Games 108 through 110 – Red Sox
Red Sox 3, Devil Rays 2
Devil Rays 8, Red Sox 5
Devil Rays 7, Red Sox 6 (10)
My current mental state regarding the Sox is one of the perverse side effects of the 2004 championship season. Pre-2004, every time a promising Sox team took a header, I rationalized it and highlighted the positive aspects, the potential for a rebound – as if giving voice to the negative would be a self-fulfilling prophecy. 2004 freed me from all that. Now, I’m much more coldly rational in assessing the Sox’ outlook – I can call a spade a spade without the psychic baggage. (Note for the record: that cold rationality only applies during the fallow periods between games, when the mind gets to wandering towards the philosophical, especially in the midst of the doldrums. During games, when I’m focused on the action, all claims to rationality should be taken for the absurd misstatements that they certainly are.)
The Sox closed up shop in St. Petersburg for the season with a 3-7 record in the gloomy warehouse that passes for the Rays’ ballpark, and they did it on the strength (weakness?) of 2 consecutive bullpen implosions. Saturday’s result was slightly easier to swallow than Sunday’s, as the Sox never led – though they did close to within 1 run in the 8th inning. Craig Hanson gave up 3 in the bottom of the 8th, and despite scoring once in the 9th and loading the bases with 1 out, the Sox fell short.
Yesterday was a true kick in the pants, and effectively the culmination of the compiled fears of the Nation. Jason Johnson gave the Sox 6 strong innings, leaving the game on the right side of a 6-2 count, even as the Sox offense gave away chances to pad that lead (though with a 7-9 of Alex Gonzalez, Alex Cora, and the immortal Corky Miller, 6 runs is an explosion). Manny Delcarmen began the parade of ineffective relievers by giving up 2 7th-inning runs on a 2-out double by Ben Zobrist. Don’t ask – I don’t know who he is, either. In retrospect, the inning’s big hit was B.J. Upton’s single up the middle on an 0-2 fastball that caught way too much of the plate and put runners on 1st and 2nd with 1 out.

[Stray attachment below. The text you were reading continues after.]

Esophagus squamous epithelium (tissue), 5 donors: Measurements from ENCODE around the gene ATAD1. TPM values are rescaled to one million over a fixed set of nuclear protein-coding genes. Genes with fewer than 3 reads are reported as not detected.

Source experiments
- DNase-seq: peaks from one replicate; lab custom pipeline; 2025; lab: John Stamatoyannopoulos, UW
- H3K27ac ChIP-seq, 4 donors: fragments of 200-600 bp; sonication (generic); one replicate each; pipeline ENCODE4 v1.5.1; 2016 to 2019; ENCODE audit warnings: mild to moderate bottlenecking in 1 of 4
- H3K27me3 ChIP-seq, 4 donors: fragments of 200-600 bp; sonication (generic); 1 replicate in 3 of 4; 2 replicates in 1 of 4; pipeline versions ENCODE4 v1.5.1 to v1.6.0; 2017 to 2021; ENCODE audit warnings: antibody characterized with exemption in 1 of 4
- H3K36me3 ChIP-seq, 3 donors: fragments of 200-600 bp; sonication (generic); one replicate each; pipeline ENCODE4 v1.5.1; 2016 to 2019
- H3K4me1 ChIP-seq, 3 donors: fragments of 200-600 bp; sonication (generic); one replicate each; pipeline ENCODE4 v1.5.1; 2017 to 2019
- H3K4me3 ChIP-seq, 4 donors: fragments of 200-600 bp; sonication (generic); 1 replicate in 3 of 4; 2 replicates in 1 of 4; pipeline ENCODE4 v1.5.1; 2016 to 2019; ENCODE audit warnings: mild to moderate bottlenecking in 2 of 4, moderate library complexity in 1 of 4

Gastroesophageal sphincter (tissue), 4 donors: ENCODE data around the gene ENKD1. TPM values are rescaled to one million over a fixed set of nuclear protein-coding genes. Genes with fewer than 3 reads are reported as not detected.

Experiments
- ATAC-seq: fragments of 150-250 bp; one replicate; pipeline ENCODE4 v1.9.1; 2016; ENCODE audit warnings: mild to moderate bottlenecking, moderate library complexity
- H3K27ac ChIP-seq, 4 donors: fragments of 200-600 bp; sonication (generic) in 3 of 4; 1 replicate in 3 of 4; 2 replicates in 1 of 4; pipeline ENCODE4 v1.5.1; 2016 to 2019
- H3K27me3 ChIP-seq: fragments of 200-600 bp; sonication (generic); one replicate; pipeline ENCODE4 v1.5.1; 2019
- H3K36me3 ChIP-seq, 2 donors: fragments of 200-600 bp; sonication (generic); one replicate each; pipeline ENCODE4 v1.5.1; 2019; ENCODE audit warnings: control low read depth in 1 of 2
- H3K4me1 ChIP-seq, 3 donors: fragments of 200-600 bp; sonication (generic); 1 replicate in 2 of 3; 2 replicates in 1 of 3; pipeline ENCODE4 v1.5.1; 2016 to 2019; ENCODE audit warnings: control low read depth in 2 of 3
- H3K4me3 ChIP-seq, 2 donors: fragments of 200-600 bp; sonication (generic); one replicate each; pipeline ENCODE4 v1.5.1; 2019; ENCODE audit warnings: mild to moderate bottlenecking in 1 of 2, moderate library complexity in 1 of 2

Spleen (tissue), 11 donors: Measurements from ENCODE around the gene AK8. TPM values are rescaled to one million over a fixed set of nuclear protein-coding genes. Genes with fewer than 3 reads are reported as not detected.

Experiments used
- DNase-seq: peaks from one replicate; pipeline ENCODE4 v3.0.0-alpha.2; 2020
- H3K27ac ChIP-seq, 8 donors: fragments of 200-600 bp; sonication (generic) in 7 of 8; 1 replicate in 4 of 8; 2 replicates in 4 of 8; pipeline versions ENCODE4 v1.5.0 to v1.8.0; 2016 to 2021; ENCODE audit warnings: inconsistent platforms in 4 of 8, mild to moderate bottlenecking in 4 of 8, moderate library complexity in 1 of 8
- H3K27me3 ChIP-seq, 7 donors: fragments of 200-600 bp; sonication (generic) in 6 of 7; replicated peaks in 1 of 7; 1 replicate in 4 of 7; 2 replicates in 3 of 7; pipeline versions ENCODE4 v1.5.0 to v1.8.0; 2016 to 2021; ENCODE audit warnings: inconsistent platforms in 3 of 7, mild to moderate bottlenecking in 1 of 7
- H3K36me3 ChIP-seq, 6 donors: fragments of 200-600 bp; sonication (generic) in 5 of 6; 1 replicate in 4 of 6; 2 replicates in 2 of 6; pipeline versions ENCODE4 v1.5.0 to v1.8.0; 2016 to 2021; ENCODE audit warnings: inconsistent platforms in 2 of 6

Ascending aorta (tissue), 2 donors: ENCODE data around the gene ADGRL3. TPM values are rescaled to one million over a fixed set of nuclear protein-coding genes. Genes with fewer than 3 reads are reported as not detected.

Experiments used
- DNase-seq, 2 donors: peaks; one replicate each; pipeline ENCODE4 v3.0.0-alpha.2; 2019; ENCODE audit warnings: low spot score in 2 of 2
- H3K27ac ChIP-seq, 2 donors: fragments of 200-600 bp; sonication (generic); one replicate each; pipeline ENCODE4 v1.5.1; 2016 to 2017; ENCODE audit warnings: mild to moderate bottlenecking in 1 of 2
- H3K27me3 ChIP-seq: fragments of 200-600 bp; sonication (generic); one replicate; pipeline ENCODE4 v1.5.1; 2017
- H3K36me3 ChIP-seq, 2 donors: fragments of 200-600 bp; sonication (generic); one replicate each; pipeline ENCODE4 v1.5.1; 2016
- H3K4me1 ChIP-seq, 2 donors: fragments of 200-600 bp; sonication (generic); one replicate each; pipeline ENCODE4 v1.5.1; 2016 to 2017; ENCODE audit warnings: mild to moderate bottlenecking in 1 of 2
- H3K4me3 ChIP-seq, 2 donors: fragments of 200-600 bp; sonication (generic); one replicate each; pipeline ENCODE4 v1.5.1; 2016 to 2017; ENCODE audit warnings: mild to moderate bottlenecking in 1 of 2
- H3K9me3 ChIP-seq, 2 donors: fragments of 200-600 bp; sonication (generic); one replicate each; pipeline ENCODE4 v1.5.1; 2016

Mike Timlin continued the parade in the 8th, giving up a long homer to the Travis Lee, the worst-hitting first baseman in the American League. The indignity was made nearly complete later in the 8th when Jon Papelbon got too much of the plate with another 0-2 fastball and the legendary Dioner Navarro took him deep to tie the game. Julian Tavarez completed the cycle by giving up a game-ending blast to Greg Norton in the bottom of the 10th. 4 relievers, 3+ innings, 5 runs, 3 homers, game over.
Ben Zobrist. Travis Lee. Dioner Navarro. Greg Norton. Those are the guys that beat the Sox yesterday. Sorry, but I just don’t see that happening to the Yankees or the White Sox or the Twins. Even on a day when the close-your-eyes-and-hope starter exceeded expectations, the rapidly fraying bullpen couldn’t get 9 outs against a AAAA offense.
Not to get too repetitive in this space, but this spade is most certainly a spade – a high octane offense with a pitching staff rendered not ready for prime time by injuries and ineffectiveness at the least opportune juncture. I expect to be highly grumpy for the next 2 months, because while cold and rational means that I can be objective about the Sox’ prospects, there’s no amount of analysis that permits me to stop caring way too much. The remote control hurled couchward at the end of yesterday’s game is People’s Exhibit A on that count.